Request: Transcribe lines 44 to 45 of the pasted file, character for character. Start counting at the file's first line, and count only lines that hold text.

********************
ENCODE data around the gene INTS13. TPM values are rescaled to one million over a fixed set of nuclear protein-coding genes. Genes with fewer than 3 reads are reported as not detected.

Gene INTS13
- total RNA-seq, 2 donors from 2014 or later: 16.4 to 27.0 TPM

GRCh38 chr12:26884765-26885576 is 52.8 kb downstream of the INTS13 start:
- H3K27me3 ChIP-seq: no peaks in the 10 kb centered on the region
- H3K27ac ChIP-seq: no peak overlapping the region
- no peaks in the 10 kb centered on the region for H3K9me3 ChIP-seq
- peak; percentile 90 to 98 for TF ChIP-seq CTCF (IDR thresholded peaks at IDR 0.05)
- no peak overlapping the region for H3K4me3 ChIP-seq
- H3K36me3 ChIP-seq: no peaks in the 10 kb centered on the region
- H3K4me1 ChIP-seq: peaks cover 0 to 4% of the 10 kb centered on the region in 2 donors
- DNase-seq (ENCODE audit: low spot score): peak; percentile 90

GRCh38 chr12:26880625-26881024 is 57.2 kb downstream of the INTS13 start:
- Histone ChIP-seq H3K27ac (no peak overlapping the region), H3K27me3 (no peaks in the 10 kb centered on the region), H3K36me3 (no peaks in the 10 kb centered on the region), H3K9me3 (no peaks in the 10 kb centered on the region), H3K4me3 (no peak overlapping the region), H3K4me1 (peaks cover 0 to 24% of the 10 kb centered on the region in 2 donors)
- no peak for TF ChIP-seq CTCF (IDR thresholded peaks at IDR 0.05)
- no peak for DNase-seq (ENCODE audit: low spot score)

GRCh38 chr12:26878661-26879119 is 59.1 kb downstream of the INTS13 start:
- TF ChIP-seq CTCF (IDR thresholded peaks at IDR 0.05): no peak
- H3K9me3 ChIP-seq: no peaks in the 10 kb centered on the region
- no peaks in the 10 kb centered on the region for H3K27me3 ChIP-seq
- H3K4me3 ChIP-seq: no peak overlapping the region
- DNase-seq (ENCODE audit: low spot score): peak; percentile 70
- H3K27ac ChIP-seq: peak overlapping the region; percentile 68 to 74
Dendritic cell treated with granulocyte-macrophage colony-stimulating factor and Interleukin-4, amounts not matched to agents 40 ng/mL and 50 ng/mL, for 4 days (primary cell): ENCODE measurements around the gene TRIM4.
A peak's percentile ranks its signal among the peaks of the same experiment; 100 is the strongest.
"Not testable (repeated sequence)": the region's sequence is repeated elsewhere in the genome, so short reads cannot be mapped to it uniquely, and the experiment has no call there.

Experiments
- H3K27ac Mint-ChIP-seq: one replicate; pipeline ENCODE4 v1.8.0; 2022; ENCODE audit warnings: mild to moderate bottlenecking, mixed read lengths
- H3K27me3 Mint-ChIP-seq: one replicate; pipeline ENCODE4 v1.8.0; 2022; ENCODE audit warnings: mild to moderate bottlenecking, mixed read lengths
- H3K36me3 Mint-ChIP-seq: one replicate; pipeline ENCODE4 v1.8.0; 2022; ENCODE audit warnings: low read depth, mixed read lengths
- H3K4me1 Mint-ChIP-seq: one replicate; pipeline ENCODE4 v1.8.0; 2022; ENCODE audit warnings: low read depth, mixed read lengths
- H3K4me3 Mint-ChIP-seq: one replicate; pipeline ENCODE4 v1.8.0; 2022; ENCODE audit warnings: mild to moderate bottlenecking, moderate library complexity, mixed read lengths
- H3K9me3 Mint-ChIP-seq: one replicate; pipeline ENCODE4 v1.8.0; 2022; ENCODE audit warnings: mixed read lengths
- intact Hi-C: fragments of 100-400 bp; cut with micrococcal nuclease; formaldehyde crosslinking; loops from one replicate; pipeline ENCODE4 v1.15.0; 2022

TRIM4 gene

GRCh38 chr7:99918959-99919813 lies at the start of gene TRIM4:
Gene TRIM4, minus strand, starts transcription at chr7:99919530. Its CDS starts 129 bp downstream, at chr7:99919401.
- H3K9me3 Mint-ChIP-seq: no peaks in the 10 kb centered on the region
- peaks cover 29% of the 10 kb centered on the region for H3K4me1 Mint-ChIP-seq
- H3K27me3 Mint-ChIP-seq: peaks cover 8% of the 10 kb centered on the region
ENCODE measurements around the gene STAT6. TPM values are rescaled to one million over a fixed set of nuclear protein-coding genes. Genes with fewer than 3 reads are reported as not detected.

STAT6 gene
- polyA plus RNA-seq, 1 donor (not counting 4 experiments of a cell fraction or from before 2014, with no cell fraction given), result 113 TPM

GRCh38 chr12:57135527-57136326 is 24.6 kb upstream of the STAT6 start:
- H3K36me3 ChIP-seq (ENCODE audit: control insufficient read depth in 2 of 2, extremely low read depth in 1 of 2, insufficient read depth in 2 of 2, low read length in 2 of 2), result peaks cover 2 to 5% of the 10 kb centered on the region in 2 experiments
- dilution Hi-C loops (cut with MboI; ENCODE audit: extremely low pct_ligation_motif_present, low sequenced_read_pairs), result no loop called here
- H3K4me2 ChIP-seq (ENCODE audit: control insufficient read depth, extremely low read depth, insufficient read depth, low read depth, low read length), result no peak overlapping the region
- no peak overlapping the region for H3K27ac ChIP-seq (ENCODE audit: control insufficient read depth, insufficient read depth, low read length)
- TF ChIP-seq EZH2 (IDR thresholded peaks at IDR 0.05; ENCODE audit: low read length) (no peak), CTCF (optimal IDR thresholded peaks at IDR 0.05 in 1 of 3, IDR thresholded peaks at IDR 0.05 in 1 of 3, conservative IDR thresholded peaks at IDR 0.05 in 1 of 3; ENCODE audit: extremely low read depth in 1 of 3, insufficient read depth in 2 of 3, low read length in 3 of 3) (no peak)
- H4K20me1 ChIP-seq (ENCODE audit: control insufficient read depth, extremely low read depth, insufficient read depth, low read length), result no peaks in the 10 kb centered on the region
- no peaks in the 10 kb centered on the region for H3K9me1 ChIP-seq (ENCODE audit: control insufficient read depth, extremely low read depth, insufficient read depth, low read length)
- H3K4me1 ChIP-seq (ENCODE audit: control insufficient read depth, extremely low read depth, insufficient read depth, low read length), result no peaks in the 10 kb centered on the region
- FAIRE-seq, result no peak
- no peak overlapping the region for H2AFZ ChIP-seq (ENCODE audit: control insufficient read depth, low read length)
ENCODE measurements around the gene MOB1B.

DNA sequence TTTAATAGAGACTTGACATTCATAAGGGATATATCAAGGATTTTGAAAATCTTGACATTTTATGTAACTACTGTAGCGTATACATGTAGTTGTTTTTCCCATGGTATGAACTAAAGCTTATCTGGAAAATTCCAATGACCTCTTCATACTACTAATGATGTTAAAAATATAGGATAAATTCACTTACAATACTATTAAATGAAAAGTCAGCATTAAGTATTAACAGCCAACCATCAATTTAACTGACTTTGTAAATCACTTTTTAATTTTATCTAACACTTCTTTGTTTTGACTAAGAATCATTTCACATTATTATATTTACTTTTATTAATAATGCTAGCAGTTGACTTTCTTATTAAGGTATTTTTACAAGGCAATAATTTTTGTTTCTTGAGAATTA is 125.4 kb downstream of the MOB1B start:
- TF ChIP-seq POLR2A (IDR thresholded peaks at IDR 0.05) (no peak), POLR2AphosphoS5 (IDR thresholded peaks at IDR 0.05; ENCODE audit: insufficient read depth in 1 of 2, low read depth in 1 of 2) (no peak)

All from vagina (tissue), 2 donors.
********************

GRCh38 chr12:57135527-57136326 is 24.6 kb upstream of the STAT6 start:
- H3K36me3 ChIP-seq (ENCODE audit: control insufficient read depth in 2 of 2, extremely low read depth in 1 of 2, insufficient read depth in 2 of 2, low read length in 2 of 2), result peaks cover 2 to 5% of the 10 kb centered on the region in 2 experiments